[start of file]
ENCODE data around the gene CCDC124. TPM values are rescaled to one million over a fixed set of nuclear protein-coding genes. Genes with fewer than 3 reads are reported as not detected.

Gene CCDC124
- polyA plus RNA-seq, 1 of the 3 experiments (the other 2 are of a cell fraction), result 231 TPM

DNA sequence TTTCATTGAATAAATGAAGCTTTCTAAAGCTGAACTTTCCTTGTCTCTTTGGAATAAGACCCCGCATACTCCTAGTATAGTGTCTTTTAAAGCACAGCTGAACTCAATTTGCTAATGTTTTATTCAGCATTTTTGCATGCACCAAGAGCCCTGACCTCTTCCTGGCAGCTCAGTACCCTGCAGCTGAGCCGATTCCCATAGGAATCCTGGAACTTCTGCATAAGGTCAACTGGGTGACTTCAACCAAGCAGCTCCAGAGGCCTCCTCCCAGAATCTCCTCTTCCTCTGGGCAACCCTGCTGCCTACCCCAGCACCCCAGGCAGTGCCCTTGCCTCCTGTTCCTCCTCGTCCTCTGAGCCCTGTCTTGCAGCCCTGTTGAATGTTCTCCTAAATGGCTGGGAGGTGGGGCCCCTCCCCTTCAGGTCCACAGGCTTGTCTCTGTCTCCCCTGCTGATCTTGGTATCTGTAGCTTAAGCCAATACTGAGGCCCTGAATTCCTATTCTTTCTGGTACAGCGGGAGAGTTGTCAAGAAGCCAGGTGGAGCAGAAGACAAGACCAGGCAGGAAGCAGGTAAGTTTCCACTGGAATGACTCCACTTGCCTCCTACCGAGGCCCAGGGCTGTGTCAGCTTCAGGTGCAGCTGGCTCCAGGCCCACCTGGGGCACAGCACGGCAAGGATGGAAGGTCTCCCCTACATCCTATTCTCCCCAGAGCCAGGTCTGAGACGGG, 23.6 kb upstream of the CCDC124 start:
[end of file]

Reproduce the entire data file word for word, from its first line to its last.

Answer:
ENCODE data around the gene CCDC124. TPM values are rescaled to one million over a fixed set of nuclear protein-coding genes. Genes with fewer than 3 reads are reported as not detected.

Gene CCDC124
- polyA plus RNA-seq, 1 of the 3 experiments (the other 2 are of a cell fraction), result 231 TPM

DNA sequence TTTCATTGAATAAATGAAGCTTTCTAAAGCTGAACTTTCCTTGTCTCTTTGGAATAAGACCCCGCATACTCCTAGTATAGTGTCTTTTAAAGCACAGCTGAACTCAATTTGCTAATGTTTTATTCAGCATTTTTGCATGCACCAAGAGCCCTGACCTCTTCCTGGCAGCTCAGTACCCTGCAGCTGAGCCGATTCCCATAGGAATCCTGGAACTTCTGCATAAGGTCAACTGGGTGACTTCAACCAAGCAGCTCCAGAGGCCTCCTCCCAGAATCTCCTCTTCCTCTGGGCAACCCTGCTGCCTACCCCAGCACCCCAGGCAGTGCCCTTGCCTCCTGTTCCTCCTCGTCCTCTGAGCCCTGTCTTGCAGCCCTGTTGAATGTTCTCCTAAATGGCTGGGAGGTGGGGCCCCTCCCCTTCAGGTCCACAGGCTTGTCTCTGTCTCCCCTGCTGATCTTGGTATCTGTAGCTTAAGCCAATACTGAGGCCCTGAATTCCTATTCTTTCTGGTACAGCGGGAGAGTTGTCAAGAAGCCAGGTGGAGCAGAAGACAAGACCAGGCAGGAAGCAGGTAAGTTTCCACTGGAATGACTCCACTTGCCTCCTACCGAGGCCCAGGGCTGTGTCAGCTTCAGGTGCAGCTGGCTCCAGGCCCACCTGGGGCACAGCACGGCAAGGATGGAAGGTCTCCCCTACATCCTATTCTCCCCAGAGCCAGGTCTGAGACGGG, 23.6 kb upstream of the CCDC124 start: